“The Last Kingdom,” by Bernard Cornwell

27 Oct

“The Last Kingdom,” by Bernard Cornwell (327p)

The newest series from popular British author Bernard Cornwell is set against the backdrop of the turbulent 9th and 10th centuries in the land that would eventually become England. Beginning in 866, it tells the story of a fictitious young boy named Uhtred who was one of the great warriors and earls of the time as he deals with the impending Danish conquest of Saxon lands across England. The Last Kingdom takes place from 866 to 876, concluding with the Battle of Cannington.

Ten year old Osbert is the younger son of the Earldorman of Bebbanburg, Uhtred, in Northumbria. But when Danish invaders arrive, they kill Osbert’s older brother, making Osbert the new Uhtred. To get revenge for his first sons death the Earldorman Uhtred leads a raid against the Danes in Eoferwic (modern York), but he is killed and the younger Uhtred is taken prisoner. Uhtred is surprised to find that he likes life among the Danes with their wildness and no Christianity, but is also angered when he learns that his uncle, Ælfric, has usurped Bebbanburg and the earldorman title himself. He forces himself to bide his time, though, as he is still a child and a prisoner of the Danish earl Ragnar, and Bebbanburg is also seen to be the most impregnable fortress in all of England. Uhtred quickly becomes friends with Ragnar’s sons Ragnar the Younger and Rorik and also the enemy of Sven, the son of Ragnar’s shipmaster Kjartan. Their rivalry comes to ahead when Uhtred catches Sven attempting to indecently assault Ragnar’s youngest daughter, Thyra, and attacks him. He alerts Ragnar and the earl banishes Kjartan and his son, taking his eye as a prize.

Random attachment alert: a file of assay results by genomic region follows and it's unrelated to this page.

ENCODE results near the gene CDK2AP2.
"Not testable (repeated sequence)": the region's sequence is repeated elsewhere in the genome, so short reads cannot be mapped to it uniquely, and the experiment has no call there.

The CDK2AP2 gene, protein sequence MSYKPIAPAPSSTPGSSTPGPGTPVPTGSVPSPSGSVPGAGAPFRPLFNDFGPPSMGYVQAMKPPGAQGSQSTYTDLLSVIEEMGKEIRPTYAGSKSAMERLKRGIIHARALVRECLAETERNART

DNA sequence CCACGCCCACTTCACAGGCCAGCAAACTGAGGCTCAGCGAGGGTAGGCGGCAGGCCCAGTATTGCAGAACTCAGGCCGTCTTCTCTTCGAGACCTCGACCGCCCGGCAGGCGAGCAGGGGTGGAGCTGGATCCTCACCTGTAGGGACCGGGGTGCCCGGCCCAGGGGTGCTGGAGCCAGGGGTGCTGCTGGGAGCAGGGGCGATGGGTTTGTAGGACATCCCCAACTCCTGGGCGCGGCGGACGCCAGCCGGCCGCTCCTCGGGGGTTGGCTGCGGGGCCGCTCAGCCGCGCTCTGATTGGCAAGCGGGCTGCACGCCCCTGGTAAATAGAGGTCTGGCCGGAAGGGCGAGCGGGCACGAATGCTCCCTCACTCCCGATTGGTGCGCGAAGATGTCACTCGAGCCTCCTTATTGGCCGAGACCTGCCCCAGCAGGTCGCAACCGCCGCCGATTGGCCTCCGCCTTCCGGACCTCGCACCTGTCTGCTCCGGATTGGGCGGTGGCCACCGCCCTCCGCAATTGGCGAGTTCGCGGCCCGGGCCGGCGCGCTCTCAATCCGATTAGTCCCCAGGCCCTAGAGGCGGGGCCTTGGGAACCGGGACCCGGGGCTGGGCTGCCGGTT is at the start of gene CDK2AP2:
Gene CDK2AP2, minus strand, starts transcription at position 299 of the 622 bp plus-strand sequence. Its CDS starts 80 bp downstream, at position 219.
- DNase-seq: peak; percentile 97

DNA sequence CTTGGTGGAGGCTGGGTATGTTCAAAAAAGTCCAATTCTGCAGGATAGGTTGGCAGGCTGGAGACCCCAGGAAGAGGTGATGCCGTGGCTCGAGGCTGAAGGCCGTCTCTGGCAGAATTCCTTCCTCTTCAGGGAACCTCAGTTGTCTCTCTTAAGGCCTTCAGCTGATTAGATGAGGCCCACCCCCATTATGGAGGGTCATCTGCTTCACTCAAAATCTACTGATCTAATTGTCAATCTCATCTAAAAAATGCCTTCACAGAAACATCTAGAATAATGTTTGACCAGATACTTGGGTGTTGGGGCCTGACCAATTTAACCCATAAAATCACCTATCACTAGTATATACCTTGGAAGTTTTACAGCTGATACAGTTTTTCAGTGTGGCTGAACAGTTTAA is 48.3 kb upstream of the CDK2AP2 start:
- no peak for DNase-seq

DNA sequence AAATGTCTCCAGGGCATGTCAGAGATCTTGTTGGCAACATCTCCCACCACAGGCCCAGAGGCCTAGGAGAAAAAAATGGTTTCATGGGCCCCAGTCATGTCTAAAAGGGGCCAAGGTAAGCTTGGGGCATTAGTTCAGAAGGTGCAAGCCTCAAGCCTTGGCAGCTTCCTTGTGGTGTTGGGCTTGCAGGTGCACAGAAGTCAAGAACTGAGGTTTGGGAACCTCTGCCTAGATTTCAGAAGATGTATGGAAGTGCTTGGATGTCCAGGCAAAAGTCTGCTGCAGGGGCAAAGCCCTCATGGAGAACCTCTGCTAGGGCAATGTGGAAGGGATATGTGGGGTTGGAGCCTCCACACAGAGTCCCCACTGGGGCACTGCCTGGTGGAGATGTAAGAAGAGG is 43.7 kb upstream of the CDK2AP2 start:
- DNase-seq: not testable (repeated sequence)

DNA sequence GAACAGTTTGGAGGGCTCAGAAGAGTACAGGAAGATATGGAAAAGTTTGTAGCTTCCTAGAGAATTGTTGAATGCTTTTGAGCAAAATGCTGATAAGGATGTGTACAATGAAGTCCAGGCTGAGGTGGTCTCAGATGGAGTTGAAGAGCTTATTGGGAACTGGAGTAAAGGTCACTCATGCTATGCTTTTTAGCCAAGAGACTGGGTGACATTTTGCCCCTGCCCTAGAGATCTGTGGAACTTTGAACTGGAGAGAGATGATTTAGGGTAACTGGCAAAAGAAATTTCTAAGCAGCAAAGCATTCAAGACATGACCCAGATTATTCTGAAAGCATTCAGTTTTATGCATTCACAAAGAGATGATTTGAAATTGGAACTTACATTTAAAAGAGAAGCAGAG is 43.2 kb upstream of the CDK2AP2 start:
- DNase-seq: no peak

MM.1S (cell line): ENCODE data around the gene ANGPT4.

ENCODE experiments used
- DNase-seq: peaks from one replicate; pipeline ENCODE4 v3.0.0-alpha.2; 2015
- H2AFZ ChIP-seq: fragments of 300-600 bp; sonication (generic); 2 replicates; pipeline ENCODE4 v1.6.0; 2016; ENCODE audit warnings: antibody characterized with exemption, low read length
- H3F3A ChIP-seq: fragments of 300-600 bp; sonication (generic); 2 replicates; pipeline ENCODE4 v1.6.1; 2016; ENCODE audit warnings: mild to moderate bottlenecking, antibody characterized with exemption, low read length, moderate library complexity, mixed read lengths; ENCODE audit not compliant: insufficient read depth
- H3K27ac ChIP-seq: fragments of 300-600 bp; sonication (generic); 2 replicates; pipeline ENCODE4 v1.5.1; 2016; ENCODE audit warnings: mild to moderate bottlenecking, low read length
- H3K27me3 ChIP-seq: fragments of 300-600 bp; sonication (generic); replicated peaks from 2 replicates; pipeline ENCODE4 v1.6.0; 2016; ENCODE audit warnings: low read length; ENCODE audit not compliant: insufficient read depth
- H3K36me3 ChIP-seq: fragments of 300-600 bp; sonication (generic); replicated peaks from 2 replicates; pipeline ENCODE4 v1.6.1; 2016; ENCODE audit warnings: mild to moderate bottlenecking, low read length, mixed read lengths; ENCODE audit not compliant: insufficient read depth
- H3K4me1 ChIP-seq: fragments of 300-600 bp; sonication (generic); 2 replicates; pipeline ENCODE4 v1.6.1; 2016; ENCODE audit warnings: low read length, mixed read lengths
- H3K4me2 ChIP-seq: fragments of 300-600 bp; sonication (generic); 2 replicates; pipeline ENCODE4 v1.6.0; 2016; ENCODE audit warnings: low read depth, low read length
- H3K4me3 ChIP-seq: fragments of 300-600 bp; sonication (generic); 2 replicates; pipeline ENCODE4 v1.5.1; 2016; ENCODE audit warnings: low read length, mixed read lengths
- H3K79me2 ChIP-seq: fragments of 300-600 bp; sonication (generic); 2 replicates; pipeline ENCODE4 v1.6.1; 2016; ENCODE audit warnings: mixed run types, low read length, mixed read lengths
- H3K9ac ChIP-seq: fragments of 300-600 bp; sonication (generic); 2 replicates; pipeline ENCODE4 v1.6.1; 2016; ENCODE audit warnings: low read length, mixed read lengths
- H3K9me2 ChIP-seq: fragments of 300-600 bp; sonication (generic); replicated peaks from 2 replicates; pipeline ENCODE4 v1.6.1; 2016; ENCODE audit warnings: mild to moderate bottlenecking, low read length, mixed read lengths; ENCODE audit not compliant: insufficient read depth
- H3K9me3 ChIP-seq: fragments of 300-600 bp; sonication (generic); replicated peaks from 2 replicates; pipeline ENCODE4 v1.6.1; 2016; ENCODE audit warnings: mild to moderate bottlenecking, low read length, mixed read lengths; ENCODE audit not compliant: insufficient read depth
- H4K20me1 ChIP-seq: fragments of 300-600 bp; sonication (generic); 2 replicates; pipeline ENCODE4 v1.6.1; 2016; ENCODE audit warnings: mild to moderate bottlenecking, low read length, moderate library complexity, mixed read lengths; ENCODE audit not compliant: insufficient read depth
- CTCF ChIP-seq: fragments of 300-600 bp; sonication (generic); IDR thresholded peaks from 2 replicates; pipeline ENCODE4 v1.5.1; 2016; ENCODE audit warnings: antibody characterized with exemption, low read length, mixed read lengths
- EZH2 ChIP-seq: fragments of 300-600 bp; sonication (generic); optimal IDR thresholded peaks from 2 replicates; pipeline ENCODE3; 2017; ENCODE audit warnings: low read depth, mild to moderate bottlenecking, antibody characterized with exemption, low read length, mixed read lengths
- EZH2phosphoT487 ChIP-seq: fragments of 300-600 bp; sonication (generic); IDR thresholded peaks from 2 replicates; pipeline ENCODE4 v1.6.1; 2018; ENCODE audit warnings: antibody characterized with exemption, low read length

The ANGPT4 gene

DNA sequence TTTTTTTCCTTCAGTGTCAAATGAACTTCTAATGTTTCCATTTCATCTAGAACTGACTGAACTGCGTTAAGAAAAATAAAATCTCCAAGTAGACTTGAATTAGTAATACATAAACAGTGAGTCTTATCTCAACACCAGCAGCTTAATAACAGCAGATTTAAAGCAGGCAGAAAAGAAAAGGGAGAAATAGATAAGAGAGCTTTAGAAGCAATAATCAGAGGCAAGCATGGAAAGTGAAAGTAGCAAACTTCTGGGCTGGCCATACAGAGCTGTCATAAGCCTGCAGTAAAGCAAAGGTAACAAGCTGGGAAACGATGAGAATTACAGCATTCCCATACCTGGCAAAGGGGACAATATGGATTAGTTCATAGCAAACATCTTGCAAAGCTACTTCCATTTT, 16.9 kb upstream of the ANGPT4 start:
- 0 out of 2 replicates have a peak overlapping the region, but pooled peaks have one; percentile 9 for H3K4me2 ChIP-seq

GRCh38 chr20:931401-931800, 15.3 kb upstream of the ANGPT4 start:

The Danes launch their first southern thrust to capture the rest of the English kingdoms – Northumbria was already theirs and soon Mercia and East Anglia fell under the leadership of brothers Ivar the Boneless and Ubba. Uhtred then travels into Wessex, the last remaining Saxon kingdom, to spy for the Danes. But he is taken captive by his fathers old priest, Father Beocca, and accidentally meets the future Alfred the Great in a moment of weakness. Uhtred quickly escapes from Wessex and returns to the Danish camp as he prefers the life there – there is more freedom, less piety and more fun for him. He feels at home with the Danes.